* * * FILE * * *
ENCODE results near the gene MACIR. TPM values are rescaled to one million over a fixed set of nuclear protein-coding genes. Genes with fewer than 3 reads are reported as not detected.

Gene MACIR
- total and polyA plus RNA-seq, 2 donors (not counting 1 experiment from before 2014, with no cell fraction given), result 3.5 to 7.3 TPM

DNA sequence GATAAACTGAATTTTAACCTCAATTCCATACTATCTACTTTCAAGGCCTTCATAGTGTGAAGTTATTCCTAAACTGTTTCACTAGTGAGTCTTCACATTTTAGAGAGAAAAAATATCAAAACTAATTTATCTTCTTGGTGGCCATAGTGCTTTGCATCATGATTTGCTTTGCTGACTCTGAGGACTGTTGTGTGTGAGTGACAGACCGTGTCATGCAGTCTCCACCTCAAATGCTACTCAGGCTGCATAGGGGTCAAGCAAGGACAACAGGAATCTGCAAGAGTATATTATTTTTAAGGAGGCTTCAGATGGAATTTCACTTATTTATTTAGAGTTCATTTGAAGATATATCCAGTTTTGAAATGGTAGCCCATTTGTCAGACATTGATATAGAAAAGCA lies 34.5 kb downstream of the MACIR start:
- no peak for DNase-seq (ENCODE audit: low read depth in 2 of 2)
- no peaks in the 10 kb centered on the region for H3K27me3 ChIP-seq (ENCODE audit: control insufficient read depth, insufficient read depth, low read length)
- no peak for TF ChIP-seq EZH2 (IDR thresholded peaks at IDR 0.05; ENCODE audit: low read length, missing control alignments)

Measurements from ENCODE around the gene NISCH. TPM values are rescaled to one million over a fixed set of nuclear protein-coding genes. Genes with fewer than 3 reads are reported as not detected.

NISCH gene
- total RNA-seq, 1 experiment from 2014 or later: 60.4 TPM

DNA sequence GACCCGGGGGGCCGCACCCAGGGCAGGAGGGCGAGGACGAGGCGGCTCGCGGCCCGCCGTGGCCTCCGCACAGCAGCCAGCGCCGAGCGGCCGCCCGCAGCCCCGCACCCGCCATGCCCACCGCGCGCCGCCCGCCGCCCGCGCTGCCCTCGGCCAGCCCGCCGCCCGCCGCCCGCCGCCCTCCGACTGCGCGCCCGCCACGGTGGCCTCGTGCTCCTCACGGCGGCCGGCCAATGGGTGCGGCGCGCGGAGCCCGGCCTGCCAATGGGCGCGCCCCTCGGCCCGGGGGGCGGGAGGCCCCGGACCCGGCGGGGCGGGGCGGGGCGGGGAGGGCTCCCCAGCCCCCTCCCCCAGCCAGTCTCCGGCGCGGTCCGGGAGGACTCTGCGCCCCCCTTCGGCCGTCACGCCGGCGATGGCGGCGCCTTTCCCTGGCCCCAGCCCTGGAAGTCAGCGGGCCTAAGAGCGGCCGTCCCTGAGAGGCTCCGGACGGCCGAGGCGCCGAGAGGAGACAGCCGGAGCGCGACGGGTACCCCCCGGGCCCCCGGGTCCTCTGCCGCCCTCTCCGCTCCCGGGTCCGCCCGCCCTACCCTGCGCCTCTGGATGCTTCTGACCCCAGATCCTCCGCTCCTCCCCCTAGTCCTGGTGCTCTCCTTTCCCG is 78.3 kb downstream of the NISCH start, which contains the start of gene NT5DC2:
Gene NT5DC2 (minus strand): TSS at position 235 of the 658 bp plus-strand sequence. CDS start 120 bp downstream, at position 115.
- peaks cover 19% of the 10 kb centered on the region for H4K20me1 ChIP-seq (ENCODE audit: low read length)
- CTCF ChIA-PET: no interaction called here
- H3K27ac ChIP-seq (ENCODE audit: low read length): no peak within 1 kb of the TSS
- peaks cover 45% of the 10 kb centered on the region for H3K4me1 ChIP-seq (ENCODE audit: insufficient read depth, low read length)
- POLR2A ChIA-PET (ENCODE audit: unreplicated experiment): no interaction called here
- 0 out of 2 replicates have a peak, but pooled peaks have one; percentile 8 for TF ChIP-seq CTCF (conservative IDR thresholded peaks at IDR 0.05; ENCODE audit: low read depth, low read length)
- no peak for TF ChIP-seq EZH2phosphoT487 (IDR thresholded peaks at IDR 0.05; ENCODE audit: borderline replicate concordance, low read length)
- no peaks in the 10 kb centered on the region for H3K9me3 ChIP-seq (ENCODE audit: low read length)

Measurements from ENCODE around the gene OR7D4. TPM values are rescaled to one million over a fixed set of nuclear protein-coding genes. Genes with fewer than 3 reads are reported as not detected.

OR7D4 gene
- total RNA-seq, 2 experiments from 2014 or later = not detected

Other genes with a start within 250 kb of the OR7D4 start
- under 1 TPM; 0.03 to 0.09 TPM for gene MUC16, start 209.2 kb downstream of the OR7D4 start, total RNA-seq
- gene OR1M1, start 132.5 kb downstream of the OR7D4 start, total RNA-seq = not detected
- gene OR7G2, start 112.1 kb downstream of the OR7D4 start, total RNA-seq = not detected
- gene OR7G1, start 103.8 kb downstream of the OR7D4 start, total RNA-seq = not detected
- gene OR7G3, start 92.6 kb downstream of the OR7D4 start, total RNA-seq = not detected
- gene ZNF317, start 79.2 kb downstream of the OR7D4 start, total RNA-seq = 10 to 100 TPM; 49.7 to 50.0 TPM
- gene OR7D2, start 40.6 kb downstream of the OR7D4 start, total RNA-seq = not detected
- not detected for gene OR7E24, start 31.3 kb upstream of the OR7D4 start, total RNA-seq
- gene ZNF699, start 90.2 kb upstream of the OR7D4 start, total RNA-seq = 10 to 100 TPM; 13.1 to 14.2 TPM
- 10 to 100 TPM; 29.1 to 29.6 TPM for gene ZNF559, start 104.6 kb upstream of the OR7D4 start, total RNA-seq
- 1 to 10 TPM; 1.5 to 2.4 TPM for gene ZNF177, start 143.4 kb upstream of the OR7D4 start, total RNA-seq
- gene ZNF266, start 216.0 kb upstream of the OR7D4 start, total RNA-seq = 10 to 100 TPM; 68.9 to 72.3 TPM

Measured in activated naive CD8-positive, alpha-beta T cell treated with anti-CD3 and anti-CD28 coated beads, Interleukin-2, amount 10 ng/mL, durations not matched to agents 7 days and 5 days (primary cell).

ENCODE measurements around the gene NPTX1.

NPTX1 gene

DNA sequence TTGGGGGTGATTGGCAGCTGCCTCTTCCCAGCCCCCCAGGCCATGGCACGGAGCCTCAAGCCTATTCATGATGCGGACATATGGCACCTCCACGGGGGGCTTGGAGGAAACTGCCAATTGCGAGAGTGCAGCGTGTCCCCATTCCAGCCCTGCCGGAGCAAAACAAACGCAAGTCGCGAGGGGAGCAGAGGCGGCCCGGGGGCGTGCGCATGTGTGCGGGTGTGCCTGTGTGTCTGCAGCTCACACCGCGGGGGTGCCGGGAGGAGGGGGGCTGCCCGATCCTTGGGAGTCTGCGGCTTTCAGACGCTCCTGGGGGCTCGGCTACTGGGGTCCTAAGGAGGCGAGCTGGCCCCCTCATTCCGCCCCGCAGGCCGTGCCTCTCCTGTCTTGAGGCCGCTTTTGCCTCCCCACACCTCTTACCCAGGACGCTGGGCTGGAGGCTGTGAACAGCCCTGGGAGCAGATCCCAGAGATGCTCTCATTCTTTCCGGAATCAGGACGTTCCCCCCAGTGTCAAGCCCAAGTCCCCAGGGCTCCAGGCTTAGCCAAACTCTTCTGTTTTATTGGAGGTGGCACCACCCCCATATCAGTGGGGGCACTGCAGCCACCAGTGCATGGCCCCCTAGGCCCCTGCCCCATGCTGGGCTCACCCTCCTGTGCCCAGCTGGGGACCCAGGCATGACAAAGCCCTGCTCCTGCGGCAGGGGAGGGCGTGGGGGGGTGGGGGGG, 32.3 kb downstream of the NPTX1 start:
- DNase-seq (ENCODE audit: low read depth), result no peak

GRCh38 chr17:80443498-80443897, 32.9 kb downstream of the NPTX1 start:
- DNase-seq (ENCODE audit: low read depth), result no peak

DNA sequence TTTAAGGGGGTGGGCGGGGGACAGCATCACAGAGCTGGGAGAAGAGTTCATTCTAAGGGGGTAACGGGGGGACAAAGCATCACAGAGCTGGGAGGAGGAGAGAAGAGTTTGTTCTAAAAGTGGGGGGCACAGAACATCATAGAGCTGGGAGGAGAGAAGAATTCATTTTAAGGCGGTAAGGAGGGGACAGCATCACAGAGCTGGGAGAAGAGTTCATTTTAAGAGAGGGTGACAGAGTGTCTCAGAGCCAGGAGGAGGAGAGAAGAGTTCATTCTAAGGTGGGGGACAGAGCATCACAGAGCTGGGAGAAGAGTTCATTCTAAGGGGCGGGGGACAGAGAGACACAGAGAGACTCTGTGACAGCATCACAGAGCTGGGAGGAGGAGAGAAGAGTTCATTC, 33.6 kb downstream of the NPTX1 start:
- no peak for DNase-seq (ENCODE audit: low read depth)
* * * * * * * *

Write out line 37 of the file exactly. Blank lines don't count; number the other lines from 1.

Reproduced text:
Measured in activated naive CD8-positive, alpha-beta T cell treated with anti-CD3 and anti-CD28 coated beads, Interleukin-2, amount 10 ng/mL, durations not matched to agents 7 days and 5 days (primary cell).